Andrew’s Blog: Speak Your Truth

How many lies have you told today?

Depending on what time of the day you’re reading this, the number could be extremely high. I don’t want to rustle too many feathers so early into the blog, so rest assured they don’t have to be big lies. I’m not out and out calling you a liar.

But chances are unless you’re living an exhausting and time-consuming double life or have been a successful secret agent, the lies won’t be big ones but you will have told some. But how many?.. Roughly?.. I would be surprised if your answer is zero. In fact, if your answer is zero, I think I will call you a liar…

 

A recent study conducted by the University of Massachusetts found that in a 10-minute conversation, 60% of people told on average 2-3 lies. So depending on how long you’ve been awake today, chances are you are racking up mistruths into at least double figures. But don’t feel bad. It’s not just you doing it. People are lied to between 10-200 hundred times a day. It seems we’re all at it.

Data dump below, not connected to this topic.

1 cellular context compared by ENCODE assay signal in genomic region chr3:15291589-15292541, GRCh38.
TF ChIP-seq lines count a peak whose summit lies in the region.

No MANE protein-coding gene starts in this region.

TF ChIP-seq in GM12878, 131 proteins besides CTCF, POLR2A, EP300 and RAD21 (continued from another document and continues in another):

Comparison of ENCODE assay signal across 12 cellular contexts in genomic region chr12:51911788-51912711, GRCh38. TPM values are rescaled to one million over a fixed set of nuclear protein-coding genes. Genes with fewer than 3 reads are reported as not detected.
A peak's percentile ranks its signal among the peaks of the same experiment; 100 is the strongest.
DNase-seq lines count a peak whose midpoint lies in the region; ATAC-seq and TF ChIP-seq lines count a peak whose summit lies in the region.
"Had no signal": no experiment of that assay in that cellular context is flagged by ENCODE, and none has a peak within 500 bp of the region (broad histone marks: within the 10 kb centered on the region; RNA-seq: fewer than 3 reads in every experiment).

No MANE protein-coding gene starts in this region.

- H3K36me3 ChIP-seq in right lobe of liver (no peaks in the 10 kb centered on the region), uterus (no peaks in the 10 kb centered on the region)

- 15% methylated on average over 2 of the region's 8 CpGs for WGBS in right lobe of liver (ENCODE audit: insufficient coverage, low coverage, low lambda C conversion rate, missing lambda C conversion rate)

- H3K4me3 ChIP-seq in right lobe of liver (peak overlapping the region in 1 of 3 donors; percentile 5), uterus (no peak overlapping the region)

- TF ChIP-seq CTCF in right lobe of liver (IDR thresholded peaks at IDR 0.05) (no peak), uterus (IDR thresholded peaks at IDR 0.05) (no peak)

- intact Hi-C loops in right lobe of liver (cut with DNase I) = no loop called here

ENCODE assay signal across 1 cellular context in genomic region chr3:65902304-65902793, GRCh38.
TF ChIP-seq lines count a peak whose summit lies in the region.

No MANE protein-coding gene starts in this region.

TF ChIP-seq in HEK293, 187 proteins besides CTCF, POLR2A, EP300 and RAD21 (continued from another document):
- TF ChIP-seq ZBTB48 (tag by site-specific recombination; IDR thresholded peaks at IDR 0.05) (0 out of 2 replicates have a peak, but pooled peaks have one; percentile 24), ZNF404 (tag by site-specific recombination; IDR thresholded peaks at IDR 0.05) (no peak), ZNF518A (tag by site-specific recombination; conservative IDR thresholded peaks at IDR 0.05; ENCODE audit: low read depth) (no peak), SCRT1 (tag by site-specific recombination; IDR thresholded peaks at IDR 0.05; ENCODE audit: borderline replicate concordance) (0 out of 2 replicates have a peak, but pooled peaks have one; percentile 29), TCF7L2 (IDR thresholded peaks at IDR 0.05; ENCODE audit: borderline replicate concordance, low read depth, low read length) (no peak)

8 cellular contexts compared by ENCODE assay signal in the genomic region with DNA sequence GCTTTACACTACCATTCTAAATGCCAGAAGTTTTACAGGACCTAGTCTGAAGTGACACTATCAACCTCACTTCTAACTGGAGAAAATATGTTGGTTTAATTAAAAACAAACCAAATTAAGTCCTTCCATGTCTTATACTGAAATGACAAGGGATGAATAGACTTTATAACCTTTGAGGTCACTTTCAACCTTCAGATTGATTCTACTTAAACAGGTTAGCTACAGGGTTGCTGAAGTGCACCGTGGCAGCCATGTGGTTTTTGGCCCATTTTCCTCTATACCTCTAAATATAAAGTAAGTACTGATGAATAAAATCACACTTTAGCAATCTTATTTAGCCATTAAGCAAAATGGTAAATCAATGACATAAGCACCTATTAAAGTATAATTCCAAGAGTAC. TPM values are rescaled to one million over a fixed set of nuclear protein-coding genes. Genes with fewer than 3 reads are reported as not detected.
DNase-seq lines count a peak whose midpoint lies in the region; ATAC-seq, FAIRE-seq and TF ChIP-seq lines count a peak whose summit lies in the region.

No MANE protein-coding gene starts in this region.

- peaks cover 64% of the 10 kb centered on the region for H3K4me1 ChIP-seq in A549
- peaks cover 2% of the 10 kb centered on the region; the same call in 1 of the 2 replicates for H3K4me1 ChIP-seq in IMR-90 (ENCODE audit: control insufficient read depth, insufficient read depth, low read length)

So is honesty really the best policy? Or are we being lied to about that, as well?

 

This is my blog where I talk about balancing living in a complex world. Thanks so much for reading in. I’m really glad you could join us…Honestly.

 

As you heard from my introduction, truth-telling may not be as commonplace as we think it is. However, this idea does prove that telling the truth can be difficult. If it was easy, surely more of us would do it more often.

 

There is a science to the lies we tell. For example, studies show that about 25% of lies are told for the benefit of others, to protect them, support them and assure them that no one would have noticed how drunk they were at the staff party, and they really have nothing to worry about on a Monday morning.